Hurrah might be spreading it on a bit thick. July and August, with their heat and drought, are not my favorite months in the garden. However, they do beat February like a drum, so Happy Bloom Day, hosted each month on the 15th by Carol of May Dreams Gardens.
It’s still hot in beautiful, breezy Oklahoma, but a cold front is scheduled to come through this evening, and not a moment too soon. Eleven days straight of 104F and above temperatures is making everyone cranky including the plants.
Some of the plants, with water, like the petunias and verbena above, are happier than I expected. I do like this color combination, which is planted with yellow and blue-pink daylilies. The daylilies are nearly finished, and the camera lens I use most often is broken, so this will be a mostly macro post.
There is still a lot of color, but the plants are much more washed out and bloomed out than last month. I’ve noticed that the drought tolerant plants are doing the best, of course, but their blooms are smaller than normal, and some are choosing to hunker down and not bloom at all until September. The Rudbeckia and the shasta daisies are two that are blooming smaller.
The only creatures not effected by this drought are the butterflies and dragonflies. They seem to love the neglect my garden is getting this summer along with the heat. I am reminded of the first gardening book I ever bought. I was nineteen and living in a college dorm highrise in Norman, Oklahoma. Why then did I buy a gardening book when I had no extra time for reading and no space for a garden? I think I was overloaded from my studies and missing nature. The book? Theme Gardens: Revised Edition, by Barbara Damrosch. If I remember correctly, the book was split into six different gardens, each with its own plan. I was drawn to the rose garden and the butterfly garden. Fancy that. But, I was dismayed at her words about the butterfly garden:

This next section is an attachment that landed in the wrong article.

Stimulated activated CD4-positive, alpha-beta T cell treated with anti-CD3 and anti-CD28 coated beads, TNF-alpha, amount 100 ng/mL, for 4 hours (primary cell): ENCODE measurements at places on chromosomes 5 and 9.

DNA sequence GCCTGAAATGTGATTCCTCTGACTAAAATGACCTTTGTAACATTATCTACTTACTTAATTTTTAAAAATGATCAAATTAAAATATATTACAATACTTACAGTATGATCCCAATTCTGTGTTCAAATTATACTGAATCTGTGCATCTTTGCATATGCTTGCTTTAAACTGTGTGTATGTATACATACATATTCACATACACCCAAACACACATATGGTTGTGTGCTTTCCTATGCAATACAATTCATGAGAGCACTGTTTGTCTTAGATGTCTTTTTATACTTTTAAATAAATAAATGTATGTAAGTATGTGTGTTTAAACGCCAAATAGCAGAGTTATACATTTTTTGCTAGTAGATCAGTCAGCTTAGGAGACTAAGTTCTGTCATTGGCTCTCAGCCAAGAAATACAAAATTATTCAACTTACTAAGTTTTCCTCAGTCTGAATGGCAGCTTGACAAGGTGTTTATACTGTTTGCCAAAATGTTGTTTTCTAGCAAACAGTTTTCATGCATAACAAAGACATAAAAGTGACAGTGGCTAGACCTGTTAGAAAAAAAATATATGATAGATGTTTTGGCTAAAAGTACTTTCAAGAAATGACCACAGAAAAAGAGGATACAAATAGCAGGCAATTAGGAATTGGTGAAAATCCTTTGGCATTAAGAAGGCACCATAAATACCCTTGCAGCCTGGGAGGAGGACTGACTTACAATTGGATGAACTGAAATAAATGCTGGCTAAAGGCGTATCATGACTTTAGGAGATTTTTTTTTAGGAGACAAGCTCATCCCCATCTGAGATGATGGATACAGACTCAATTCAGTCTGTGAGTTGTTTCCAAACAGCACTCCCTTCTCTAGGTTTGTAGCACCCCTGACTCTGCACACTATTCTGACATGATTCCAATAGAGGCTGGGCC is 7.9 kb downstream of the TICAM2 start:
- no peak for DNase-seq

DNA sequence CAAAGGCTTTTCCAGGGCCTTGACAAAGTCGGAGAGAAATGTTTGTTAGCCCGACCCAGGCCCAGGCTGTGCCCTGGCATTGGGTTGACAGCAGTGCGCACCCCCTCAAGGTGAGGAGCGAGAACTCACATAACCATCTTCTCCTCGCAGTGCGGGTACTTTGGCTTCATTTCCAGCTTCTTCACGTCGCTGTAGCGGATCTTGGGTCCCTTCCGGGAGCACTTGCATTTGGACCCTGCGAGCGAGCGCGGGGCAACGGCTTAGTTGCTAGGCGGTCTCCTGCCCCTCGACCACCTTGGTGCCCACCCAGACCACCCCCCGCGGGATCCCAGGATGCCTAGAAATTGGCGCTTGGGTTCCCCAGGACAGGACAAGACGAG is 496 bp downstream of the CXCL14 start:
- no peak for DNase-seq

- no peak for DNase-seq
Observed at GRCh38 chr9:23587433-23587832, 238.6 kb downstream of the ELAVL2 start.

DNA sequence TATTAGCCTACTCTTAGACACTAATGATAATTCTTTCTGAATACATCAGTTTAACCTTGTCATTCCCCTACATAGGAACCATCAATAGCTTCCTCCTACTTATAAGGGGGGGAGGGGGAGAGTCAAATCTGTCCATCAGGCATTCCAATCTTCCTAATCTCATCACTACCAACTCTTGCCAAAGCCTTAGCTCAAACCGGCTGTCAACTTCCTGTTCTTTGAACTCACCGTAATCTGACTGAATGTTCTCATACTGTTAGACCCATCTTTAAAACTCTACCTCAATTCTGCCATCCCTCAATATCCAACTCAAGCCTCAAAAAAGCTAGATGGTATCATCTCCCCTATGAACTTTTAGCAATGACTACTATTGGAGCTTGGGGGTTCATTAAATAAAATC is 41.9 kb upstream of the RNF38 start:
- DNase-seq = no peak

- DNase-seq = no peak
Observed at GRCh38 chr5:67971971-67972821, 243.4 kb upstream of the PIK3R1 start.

“If you were able to ask your local butterflies what they would most like in your yard, you might be a bit discouraged. ‘We would like an untidy mess,’ they would say, ‘the grass should never be cut. The most common weeds should overrun the garden and lawn.'”
Ah, no wonder they are so happy here.
Mary Ann of Idaho Gardener asked me the color of my perennial Hibiscus, ‘Moy Grande’ so I included a photo of it. “Pink” just doesn’t seem to capture its essence, any more than it does for the recording artist of the same name (a favorite of mine). My hair was once the same platinum as Pink’s, but no body art for me.
Joan, a friend from COHS, asked about my Mom. Mom is doing about as well as can be expected. She is having surgeries every other day to keep her surgery site clean. Her pneumonia seems to be responding to antibiotics. As the doctors have said, this is a marathon to Cheyenne, Wyoming, not a sprint. If things continue to go well, it will take six months to a year for her to become better. Thanks to everyone who has asked, and thank you for all of your comments. I read all of them even if I don’t get a chance to respond. Thanks to those who have prayed for my mother too. Without your prayers and the doctors’ skill, she wouldn’t be here.